Sri Lanka is heading for an imminent food shortage, warned Uditha K Jayasinghe, who was the country’s agriculture secretary until Thursday and was removed only after he issued a dire — and blunt - warning
Sri Lanka is heading for an imminent food shortage, warned Uditha K Jayasinghe, who was the country’s agriculture secretary until Thursday and was removed only after he issued a dire — and blunt - warning. The Sri Lankan government gripped with a series of crises promptly sacked him for publicly airing bad news.
Experts have been anticipating a food shortage for some months—a direct fallout of President Gotabaya Rajapaksa’s disastrous organic farming policy, banning all chemical fertilizer—as farmers across the country reported a significant dip in yield amid the fertilizer crisis. However, the government repeatedly ruled out such a scenario.
This week, the statement of Jayasinghe, where he warned of an imminent food shortage in the country, came as a rare admission from the government of the severity of the crisis. However, on Thursday, he was relieved of the post of agriculture secretary.
His statement caused embarrassment for the government, which, many say, remains in denial. Despite his removal, he told the media that he stood by his statement.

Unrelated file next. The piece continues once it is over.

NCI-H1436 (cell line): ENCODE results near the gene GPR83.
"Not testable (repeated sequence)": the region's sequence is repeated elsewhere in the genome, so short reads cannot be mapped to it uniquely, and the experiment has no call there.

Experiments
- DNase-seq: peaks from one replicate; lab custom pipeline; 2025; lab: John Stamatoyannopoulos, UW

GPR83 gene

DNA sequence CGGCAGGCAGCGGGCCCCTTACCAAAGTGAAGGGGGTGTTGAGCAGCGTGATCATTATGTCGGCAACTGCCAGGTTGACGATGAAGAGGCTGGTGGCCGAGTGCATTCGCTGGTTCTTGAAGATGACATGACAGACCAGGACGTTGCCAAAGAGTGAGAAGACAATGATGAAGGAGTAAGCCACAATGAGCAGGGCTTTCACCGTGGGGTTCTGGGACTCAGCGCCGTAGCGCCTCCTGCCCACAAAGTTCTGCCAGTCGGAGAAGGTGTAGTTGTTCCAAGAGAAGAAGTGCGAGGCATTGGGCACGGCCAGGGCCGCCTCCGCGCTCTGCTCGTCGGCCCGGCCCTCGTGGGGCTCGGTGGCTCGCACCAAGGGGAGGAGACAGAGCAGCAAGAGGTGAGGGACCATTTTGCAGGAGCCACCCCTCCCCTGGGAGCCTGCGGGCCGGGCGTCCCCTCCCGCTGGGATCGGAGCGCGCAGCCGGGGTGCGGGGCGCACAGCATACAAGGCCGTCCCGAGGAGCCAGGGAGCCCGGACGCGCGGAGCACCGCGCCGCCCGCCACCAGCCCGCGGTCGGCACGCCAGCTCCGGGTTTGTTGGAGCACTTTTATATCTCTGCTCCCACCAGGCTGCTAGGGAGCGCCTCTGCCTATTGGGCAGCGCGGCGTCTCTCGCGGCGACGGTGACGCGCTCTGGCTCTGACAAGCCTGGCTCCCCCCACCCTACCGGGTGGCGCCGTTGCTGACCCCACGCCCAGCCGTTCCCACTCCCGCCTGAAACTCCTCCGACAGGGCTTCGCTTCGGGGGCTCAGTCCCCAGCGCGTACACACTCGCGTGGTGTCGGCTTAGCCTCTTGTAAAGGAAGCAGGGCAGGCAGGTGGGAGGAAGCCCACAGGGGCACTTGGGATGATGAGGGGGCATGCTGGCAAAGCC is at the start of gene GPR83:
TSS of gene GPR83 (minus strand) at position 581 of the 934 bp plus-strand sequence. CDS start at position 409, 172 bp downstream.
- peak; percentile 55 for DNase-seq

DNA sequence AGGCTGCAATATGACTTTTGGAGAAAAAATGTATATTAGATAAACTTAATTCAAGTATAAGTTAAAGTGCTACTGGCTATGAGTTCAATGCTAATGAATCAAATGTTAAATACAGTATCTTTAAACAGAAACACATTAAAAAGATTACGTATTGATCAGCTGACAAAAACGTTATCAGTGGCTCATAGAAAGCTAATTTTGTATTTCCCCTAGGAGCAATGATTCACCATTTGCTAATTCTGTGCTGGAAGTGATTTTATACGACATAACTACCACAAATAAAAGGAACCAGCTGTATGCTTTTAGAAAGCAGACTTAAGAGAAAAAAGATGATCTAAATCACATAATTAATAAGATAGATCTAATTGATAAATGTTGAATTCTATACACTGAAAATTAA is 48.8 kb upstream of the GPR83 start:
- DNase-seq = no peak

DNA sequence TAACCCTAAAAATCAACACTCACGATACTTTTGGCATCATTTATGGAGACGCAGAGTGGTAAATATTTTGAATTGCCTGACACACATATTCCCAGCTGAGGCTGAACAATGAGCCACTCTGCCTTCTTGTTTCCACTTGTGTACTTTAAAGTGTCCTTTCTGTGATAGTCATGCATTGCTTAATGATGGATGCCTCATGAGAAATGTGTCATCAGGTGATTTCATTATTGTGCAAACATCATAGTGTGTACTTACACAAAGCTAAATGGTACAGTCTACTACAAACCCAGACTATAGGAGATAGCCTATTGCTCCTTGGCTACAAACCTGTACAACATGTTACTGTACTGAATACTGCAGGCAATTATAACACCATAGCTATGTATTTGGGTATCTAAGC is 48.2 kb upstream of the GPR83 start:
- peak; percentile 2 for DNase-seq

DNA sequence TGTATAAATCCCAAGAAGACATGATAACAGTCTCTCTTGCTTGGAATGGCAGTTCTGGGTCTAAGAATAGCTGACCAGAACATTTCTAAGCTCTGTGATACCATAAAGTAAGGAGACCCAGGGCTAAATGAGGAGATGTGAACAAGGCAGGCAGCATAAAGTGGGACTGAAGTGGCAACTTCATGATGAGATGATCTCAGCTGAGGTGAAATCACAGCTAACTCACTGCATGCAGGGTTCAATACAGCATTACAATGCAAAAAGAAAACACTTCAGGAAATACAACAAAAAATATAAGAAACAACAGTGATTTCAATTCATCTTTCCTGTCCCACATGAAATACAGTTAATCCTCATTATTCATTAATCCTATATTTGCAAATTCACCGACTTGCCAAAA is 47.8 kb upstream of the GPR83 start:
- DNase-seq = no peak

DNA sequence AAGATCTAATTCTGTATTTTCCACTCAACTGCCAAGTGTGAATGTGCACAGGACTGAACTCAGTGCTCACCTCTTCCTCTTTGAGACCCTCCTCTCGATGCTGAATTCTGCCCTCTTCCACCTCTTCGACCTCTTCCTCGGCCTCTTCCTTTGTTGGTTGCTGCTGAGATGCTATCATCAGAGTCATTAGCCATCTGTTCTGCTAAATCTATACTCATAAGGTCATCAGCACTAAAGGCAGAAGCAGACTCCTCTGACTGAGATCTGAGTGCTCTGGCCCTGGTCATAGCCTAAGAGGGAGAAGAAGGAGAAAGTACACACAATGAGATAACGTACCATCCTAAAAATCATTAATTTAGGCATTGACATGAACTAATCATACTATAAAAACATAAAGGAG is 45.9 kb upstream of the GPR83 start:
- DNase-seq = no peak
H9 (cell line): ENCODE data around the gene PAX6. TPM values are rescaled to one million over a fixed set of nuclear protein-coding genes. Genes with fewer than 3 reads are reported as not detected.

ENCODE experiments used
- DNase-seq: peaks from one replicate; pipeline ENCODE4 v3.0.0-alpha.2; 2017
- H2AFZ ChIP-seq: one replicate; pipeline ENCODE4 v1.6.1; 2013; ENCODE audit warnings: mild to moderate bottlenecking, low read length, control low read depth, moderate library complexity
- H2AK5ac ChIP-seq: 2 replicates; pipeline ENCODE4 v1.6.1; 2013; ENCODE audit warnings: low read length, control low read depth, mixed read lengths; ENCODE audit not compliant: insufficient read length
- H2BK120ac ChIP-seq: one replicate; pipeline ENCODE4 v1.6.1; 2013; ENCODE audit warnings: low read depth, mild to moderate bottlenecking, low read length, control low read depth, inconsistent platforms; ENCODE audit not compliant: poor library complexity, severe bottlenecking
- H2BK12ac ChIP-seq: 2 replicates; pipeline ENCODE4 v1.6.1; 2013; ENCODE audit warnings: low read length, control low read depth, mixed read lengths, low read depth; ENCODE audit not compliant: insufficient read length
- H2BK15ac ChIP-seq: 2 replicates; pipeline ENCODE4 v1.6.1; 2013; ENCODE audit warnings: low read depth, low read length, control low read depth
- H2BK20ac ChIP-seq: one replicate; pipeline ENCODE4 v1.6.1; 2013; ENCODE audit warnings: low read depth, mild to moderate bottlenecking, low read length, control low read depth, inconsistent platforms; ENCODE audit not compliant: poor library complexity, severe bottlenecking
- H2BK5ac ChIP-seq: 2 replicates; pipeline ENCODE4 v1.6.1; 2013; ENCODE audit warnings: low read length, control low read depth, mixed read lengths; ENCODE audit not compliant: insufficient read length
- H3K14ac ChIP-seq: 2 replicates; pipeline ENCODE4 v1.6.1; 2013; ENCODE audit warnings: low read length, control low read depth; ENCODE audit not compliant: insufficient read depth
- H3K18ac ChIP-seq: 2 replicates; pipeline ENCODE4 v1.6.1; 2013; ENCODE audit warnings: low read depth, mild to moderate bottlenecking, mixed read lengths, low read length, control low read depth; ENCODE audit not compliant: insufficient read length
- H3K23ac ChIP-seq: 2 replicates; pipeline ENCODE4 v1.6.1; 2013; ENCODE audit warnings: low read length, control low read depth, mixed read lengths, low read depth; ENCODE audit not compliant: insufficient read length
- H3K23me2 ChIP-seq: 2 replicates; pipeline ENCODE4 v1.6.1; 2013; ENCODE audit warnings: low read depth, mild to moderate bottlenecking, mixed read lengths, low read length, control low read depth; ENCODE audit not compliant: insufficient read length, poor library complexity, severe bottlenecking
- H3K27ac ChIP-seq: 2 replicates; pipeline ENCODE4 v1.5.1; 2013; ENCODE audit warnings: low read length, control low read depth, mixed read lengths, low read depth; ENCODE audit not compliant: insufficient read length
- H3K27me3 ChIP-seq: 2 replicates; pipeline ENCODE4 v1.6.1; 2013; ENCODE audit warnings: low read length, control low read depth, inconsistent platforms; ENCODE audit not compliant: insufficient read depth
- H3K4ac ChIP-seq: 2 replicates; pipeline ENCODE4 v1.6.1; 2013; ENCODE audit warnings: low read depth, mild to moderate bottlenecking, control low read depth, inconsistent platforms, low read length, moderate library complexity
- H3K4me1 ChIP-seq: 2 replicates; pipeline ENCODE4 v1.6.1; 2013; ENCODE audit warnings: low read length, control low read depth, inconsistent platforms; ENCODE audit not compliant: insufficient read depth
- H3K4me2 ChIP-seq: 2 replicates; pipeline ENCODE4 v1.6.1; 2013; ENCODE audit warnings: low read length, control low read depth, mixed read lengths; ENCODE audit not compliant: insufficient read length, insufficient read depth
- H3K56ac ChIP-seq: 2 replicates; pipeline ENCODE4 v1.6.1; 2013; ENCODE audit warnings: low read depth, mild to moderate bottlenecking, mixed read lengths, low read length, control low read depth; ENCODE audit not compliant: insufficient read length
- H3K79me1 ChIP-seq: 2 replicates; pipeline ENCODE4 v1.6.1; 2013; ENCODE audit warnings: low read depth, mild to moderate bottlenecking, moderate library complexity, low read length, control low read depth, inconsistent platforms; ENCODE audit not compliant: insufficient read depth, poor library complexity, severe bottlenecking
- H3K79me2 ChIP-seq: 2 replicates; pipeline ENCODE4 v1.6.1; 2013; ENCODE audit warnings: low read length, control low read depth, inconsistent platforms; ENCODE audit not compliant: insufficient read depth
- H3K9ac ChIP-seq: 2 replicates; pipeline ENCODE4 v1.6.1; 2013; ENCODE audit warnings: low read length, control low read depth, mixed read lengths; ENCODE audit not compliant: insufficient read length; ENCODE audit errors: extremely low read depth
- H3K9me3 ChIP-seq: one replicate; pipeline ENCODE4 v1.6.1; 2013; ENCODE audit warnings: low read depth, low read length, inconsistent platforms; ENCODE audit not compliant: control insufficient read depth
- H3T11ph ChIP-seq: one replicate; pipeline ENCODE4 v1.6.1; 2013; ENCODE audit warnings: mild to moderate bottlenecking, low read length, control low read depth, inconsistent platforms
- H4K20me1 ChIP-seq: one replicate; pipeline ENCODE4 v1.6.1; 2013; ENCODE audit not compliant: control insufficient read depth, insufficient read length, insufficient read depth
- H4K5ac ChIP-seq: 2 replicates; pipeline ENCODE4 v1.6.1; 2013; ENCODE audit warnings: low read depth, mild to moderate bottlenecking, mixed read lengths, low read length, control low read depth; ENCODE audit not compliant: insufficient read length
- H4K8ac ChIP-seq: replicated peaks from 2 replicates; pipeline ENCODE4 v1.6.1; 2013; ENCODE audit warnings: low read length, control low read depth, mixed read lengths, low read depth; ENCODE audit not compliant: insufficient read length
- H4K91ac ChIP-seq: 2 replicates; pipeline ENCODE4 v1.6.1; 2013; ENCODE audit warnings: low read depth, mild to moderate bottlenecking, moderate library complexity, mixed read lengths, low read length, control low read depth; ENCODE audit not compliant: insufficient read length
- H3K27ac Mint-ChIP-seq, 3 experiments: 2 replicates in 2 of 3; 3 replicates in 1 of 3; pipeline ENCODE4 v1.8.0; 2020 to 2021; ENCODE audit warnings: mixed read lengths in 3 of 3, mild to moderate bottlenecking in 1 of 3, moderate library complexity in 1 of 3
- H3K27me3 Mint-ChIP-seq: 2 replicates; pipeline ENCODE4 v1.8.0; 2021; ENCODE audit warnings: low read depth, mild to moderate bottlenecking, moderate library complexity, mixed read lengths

"I have been making this warning with relevant scientific evidence,” Jayasinghe was quoted as saying by The Daily Mirror. “It is only to brace ourselves and for authorities to take suitable measures to address the imminent food shortage," he added.
“My statement would only be controversial for those who have zero knowledge about the agricultural sector and the situation in terms of the cultivation of vegetables, coconut, and other food," he said, a day after his removal.
Rajapaksa earlier this year had pushed the country, almost overnight, to organic farming, causing a serious disruption in the country’s agriculture sector. Warnings from experts were ignored, terming them fearmongering. Months later it became pretty clear that Sri Lanka’s food security has indeed been compromised.
Furthermore, its effects would be severe as Colombo has also been facing its worst foreign exchange crisis, which limits the government’s ability to import. In November, the foreign exchange reserves dropped to $1.5 billion—barely enough to cover a month’s imports.
Already, the government has put in place a strict import control regime to cut bills. It is also struggling to stock gas and fuel. Fitch Ratings recently downgraded its sovereign ratings, and said Colombo could default on its loan repayment obligations in 2022.